Dating nail translate
They’re both prepositions which mean: You can find out more about among and amongst on the Oxford Dictionaries blog, as well as a breakdown of the differing levels of usage for the two words.
But in reality, “shouga nai” is far more complex and, in some people’s minds, central to Japanese culture.
But step back and think about them a little longer, and (especially) try to translate them to English.
The sentence you end up with probably sounds clunky and downright strange.
Basic example — at work, where maybe it would be easier to do one thing, but since said thing has been done one way for a long time, you just default to that.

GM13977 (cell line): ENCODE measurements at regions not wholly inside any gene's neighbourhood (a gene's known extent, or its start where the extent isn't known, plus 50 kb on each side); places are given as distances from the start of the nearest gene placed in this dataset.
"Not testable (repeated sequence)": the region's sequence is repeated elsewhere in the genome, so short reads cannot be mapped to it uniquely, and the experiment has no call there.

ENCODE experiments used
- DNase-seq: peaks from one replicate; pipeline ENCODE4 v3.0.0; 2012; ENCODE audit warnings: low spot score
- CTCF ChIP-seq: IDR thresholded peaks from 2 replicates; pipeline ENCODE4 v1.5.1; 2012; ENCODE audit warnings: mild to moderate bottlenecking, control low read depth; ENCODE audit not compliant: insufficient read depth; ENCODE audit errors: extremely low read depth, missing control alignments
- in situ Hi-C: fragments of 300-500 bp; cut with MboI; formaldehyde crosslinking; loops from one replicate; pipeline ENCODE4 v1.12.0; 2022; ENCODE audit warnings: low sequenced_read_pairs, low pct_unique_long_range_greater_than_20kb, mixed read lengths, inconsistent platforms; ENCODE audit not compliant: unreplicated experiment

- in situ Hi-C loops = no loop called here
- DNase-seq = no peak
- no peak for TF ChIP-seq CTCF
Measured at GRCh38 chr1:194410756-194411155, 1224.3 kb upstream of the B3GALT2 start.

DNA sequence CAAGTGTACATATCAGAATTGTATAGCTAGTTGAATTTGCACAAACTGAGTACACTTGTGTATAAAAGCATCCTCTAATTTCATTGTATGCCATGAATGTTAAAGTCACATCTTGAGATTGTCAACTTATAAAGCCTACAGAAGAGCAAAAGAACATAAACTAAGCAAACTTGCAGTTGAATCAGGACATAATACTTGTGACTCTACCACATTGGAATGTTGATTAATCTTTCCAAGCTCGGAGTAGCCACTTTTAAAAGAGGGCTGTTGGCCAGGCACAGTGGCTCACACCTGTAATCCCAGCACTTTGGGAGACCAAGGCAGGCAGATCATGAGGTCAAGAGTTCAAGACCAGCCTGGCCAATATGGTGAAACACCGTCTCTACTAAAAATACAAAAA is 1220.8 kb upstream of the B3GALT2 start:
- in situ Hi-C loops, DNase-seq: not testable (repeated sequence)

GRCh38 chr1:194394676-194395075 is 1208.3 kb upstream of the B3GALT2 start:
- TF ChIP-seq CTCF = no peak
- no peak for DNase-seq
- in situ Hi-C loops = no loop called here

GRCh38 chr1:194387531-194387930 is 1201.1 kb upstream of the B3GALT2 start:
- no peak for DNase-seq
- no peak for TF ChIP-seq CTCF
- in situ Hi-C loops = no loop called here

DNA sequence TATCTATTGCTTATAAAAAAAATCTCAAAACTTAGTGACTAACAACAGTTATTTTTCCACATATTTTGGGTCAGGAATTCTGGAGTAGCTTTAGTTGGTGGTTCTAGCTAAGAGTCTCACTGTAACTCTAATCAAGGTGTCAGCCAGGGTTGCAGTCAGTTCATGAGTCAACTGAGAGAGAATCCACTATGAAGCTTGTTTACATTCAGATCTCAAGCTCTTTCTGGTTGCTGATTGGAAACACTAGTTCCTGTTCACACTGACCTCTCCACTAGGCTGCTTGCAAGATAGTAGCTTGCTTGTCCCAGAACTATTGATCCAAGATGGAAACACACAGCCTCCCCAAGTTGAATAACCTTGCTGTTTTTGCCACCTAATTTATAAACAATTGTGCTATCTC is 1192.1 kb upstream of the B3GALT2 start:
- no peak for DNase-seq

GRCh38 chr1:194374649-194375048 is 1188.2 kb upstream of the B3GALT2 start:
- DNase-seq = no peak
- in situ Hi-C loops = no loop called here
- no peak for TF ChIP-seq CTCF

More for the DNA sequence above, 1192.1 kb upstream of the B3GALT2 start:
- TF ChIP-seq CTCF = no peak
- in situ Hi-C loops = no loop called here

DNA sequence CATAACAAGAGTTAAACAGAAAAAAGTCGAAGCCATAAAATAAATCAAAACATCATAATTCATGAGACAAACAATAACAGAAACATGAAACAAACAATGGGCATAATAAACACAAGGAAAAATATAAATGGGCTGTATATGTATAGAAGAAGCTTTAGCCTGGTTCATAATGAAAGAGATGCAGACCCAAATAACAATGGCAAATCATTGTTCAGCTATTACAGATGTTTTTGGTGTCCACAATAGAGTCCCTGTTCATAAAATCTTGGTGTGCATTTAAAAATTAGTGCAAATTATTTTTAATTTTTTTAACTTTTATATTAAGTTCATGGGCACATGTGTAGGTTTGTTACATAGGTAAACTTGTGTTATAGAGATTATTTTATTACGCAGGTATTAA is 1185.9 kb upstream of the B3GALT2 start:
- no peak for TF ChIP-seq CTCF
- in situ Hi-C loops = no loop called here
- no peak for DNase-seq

“Shouga nai.” The reason this phrase proves so slippery to translate is because it comes with a lot of cultural weight requiring more nuance to discuss. Are you just fed up with something, and don’t want to bother doing it anymore. “Mendokusai” usually gets deployed in situations when you have to do something annoying or unnecessary. You can also use it when receiving a gift from someone, as a way of showing gratitude (by way of showing how much you don’t deserve it).When someone does something without much effort, or does the bare minimum to get a task done, you would scold them by using “tekitou,” basically as a way to tell them not to phone it in.